When Women Lead – VOL 1
You will not reach far in this job because you do not drink with the boys. These words were directed to me by my team leader after I declined an invitation to join the team for an afterwork happy hour. I was the only female on this team and statements like these were quite frequent. I was on an overseas assignment on behalf of the United Nations. I had excused myself for the night, because I was exhausted, plus I had to call home to check up on my family, som
ething I do every night.
Women face obstacles to professional mobility every day. Only 2 per cent of S&P 500 CEOs are female,1 however, having more women in management and senior leadership positions increases performance across organisations.
ly, companies that practice gender diversity on executive teams were 25 percent more likely to have above-average profitability than companies who do not —up from 21 percent in 2017 and 15 percent in 2014.2
In 2020, during the heights of the COVID pandemic, women continued to provide value to organisations. Another report found that companies who have more than 33 per cent female executives, have a net profit margin over ten times greater than those companies with no women at this level.3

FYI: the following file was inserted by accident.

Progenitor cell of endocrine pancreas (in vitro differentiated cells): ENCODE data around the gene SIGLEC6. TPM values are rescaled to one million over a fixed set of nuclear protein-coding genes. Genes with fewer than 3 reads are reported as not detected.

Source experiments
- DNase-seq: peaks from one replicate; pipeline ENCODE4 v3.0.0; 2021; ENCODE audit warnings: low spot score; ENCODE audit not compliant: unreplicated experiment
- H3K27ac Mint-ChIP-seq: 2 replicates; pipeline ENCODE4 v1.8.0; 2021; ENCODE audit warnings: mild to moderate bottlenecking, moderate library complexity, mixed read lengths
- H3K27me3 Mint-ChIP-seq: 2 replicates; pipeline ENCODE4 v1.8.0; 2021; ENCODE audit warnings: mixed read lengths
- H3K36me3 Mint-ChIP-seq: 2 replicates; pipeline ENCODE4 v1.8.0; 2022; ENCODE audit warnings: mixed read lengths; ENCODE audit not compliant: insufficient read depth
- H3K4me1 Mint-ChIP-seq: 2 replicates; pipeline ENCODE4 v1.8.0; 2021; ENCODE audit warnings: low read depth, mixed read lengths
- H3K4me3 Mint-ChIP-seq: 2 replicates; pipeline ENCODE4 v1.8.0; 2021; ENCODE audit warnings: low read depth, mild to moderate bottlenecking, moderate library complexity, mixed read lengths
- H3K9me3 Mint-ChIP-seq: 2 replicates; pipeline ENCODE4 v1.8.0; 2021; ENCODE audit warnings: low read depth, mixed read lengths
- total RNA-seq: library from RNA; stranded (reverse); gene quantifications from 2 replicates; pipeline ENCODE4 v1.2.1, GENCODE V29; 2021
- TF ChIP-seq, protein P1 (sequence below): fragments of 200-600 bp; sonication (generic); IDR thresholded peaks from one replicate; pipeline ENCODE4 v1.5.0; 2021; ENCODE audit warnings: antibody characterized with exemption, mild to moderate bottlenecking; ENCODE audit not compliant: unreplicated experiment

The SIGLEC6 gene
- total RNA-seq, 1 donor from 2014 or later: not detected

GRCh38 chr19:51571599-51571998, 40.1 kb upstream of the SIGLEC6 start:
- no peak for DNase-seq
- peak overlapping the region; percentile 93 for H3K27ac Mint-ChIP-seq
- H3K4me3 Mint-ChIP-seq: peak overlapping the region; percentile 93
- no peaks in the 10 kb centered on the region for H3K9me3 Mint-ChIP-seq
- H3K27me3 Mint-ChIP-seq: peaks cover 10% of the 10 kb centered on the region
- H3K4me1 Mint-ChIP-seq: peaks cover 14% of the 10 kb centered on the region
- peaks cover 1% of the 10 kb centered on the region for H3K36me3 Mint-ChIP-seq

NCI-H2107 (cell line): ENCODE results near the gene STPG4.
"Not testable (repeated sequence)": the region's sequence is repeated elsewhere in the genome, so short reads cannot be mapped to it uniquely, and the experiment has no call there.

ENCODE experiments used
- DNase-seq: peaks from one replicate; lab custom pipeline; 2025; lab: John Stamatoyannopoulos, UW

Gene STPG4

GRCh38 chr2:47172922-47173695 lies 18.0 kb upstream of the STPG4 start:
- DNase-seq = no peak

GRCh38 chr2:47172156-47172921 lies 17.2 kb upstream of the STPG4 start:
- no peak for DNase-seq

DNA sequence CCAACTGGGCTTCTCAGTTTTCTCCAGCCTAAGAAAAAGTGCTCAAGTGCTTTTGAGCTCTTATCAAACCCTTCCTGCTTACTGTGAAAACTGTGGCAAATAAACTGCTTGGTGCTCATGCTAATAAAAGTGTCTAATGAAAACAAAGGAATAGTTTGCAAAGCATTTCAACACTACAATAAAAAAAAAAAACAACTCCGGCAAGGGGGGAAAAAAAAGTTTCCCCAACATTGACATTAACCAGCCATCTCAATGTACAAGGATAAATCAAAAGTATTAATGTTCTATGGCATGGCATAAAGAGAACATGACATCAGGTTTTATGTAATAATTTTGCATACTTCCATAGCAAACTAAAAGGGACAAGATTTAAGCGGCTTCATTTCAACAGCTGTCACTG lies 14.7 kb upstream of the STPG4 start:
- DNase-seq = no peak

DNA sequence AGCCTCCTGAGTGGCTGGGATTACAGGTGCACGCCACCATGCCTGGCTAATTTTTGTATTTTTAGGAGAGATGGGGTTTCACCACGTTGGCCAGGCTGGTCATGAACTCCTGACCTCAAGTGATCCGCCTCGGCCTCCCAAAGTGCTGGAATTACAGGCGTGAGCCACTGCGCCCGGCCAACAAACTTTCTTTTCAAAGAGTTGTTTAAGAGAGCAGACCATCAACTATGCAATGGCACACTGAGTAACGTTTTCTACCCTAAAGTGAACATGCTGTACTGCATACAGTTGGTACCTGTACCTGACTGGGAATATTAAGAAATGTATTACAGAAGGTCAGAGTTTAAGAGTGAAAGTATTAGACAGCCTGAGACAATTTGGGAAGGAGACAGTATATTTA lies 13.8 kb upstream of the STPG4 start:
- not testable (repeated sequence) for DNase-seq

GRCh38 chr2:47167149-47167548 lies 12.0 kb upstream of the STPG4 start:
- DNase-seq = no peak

The evidence overwhelmingly supports the view that women leaders bring tremendous value to their organisation, nevertheless, women continue to face barriers, which can inhibit career progress and mobility.
Organisations must support women to move into leadership roles. Some recommendations are:
- Provide authentic mentors and role models
- Nurture and promote leadership qualities in young adults from an early age
- Provide opportunities for personal development, including leadership development training and coaching
Author: Sherrone Blake Lobban
Director, Women in Leadership program
This is the first in a multi-part series on What Happens When Women Lead. We hope to energize the discussion around women leadership globally.